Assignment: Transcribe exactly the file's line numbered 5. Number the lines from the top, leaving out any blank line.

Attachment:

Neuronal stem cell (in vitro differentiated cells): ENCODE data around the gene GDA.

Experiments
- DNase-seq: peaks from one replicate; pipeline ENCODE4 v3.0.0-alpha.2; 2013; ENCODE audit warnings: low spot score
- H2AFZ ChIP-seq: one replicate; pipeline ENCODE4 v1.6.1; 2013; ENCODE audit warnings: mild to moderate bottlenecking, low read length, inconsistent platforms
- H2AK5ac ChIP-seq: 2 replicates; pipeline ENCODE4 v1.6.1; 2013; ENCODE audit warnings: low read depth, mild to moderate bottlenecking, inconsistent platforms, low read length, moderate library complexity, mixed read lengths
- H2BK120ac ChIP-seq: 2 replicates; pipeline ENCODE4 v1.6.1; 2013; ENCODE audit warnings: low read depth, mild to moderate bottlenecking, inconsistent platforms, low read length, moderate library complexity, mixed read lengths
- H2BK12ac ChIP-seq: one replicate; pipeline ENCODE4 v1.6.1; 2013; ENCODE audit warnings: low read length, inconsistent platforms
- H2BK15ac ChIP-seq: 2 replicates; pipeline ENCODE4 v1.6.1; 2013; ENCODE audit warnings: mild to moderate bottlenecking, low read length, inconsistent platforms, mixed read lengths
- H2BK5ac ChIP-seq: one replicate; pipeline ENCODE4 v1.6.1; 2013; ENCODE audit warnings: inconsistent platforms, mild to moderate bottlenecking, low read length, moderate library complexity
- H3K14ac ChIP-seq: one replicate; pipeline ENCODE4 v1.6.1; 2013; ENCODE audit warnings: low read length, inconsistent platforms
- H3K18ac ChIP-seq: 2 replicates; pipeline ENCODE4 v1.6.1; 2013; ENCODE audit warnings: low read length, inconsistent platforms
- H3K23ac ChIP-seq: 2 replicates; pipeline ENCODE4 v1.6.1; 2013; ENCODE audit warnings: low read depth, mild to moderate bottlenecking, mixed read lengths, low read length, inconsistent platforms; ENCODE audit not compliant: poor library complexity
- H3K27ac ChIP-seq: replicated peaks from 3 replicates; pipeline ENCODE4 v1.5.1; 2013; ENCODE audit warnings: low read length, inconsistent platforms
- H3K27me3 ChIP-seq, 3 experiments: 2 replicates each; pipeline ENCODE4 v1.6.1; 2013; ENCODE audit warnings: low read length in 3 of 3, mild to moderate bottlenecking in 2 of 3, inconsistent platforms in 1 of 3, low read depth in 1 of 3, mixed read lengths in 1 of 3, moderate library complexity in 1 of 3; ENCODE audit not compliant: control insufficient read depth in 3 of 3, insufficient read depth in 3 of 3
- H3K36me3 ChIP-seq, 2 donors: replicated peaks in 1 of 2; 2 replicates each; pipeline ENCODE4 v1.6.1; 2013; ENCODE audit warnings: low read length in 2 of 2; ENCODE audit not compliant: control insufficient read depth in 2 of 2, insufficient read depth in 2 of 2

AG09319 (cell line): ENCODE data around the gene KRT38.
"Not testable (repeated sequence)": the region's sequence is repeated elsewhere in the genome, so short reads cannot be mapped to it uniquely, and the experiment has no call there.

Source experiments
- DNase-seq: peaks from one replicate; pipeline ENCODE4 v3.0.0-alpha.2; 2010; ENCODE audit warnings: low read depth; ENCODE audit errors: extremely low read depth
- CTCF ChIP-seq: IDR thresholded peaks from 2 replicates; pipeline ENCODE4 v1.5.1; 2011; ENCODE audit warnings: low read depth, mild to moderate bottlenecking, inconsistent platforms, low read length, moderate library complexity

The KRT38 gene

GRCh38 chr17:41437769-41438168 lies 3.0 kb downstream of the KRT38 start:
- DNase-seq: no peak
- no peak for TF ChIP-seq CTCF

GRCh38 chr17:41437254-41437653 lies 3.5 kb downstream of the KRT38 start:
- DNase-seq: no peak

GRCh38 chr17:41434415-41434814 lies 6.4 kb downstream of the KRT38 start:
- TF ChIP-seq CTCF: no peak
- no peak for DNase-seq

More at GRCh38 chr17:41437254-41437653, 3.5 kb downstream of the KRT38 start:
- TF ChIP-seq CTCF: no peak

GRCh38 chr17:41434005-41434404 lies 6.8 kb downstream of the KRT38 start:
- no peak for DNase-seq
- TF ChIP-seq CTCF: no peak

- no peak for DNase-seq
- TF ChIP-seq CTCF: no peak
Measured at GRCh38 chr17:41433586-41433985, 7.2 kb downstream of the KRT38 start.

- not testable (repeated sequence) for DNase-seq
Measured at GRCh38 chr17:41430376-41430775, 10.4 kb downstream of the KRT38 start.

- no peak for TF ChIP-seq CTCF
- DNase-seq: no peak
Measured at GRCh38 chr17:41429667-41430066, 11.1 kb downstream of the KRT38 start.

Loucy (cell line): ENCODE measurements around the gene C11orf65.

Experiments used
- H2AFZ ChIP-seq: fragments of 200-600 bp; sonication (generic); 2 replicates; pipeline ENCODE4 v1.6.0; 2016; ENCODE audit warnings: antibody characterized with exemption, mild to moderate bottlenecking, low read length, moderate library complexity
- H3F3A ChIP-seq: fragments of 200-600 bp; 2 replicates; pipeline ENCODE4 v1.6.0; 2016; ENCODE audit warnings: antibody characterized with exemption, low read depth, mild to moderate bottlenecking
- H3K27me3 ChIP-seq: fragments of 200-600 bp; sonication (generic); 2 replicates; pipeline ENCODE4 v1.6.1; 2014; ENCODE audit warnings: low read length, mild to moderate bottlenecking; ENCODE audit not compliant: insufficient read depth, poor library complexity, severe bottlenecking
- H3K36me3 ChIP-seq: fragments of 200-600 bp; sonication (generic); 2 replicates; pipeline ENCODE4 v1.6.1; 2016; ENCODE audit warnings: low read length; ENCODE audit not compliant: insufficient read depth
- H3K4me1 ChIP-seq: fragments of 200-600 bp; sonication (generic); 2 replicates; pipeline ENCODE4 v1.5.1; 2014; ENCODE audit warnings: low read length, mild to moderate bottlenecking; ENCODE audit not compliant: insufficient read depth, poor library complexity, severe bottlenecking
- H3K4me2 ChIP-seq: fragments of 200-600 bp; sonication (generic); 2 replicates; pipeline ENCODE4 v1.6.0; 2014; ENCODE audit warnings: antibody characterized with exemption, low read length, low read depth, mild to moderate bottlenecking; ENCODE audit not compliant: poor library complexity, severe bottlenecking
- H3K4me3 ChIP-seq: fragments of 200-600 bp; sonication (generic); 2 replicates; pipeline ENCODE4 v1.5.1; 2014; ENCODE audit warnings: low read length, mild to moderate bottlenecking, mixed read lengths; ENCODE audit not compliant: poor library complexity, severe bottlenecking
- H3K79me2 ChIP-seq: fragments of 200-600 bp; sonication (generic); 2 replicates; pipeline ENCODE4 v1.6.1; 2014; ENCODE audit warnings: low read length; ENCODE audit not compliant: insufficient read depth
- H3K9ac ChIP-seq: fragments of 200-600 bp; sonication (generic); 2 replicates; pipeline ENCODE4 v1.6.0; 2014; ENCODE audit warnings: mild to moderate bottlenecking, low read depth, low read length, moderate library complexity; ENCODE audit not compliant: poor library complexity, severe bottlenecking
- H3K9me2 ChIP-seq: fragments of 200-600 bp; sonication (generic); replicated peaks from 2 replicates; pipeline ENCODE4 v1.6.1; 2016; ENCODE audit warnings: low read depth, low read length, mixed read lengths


- H2AK5ac ChIP-seq: 2 replicates; pipeline ENCODE4 v1.6.1; 2013; ENCODE audit warnings: low read depth, mild to moderate bottlenecking, inconsistent platforms, low read length, moderate library complexity, mixed read lengths